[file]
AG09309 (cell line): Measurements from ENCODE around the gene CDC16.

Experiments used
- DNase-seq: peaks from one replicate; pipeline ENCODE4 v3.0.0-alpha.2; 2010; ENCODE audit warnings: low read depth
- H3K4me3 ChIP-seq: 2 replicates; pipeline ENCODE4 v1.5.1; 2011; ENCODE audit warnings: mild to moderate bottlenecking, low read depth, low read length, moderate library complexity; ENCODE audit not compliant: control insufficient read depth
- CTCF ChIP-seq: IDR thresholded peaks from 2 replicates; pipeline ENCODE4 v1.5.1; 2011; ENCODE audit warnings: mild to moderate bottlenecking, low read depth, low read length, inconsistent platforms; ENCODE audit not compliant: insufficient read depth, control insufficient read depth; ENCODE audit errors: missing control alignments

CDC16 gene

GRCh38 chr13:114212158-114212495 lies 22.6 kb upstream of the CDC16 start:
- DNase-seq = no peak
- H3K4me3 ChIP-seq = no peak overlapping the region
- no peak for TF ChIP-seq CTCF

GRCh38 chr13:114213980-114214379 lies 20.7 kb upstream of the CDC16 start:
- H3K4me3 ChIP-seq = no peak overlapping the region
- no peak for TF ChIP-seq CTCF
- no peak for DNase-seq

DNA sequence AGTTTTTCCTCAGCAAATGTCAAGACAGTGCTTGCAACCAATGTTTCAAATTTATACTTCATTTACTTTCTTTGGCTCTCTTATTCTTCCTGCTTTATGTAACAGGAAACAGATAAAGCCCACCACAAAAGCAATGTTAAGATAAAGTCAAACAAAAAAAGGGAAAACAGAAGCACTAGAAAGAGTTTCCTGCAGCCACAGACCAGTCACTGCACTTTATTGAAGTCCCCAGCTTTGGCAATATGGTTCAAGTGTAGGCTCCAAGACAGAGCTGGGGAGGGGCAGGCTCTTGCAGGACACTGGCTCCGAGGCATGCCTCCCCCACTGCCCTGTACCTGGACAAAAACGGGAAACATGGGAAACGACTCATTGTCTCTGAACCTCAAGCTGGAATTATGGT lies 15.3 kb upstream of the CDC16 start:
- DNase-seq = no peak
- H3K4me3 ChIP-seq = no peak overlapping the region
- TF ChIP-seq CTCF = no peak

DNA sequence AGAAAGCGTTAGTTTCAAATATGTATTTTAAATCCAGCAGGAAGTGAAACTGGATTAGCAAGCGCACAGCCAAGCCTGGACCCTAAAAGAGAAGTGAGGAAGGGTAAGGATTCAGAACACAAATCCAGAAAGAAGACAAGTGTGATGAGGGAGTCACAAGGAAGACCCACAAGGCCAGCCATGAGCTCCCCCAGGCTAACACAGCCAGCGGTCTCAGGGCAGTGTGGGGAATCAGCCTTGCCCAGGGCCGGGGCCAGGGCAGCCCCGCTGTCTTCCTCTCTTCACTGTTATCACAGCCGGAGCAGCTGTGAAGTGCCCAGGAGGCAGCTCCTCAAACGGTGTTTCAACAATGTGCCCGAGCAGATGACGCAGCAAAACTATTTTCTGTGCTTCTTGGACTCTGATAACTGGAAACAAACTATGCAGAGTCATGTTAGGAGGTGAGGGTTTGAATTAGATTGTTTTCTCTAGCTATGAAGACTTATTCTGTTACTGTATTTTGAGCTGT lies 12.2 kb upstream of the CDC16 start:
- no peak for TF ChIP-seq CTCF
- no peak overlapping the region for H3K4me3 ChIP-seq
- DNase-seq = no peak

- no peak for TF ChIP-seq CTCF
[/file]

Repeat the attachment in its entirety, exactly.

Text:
AG09309 (cell line): Measurements from ENCODE around the gene CDC16.

Experiments used
- DNase-seq: peaks from one replicate; pipeline ENCODE4 v3.0.0-alpha.2; 2010; ENCODE audit warnings: low read depth
- H3K4me3 ChIP-seq: 2 replicates; pipeline ENCODE4 v1.5.1; 2011; ENCODE audit warnings: mild to moderate bottlenecking, low read depth, low read length, moderate library complexity; ENCODE audit not compliant: control insufficient read depth
- CTCF ChIP-seq: IDR thresholded peaks from 2 replicates; pipeline ENCODE4 v1.5.1; 2011; ENCODE audit warnings: mild to moderate bottlenecking, low read depth, low read length, inconsistent platforms; ENCODE audit not compliant: insufficient read depth, control insufficient read depth; ENCODE audit errors: missing control alignments

CDC16 gene

GRCh38 chr13:114212158-114212495 lies 22.6 kb upstream of the CDC16 start:
- DNase-seq = no peak
- H3K4me3 ChIP-seq = no peak overlapping the region
- no peak for TF ChIP-seq CTCF

GRCh38 chr13:114213980-114214379 lies 20.7 kb upstream of the CDC16 start:
- H3K4me3 ChIP-seq = no peak overlapping the region
- no peak for TF ChIP-seq CTCF
- no peak for DNase-seq

DNA sequence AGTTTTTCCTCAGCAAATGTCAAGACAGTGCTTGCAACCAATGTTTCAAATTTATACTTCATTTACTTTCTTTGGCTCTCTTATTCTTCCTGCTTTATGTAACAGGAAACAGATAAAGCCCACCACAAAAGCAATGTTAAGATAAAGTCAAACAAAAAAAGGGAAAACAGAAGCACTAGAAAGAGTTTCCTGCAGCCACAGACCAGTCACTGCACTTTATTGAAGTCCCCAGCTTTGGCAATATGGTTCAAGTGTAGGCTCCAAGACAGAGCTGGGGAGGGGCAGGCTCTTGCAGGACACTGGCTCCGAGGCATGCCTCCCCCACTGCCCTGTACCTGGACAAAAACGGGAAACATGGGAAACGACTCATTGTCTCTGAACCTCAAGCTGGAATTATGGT lies 15.3 kb upstream of the CDC16 start:
- DNase-seq = no peak
- H3K4me3 ChIP-seq = no peak overlapping the region
- TF ChIP-seq CTCF = no peak

DNA sequence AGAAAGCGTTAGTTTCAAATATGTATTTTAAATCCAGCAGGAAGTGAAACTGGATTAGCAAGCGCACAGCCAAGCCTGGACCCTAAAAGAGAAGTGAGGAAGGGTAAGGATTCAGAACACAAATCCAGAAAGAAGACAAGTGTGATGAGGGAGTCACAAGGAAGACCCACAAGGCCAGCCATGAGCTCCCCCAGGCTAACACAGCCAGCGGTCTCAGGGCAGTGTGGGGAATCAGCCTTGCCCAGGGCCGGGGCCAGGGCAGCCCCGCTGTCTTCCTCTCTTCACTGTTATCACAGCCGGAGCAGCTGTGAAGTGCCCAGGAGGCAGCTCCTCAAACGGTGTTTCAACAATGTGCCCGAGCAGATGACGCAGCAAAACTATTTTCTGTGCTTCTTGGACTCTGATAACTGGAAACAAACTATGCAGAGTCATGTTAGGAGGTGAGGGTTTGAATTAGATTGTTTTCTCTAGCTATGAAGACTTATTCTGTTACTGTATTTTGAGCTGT lies 12.2 kb upstream of the CDC16 start:
- no peak for TF ChIP-seq CTCF
- no peak overlapping the region for H3K4me3 ChIP-seq
- DNase-seq = no peak

- no peak for TF ChIP-seq CTCF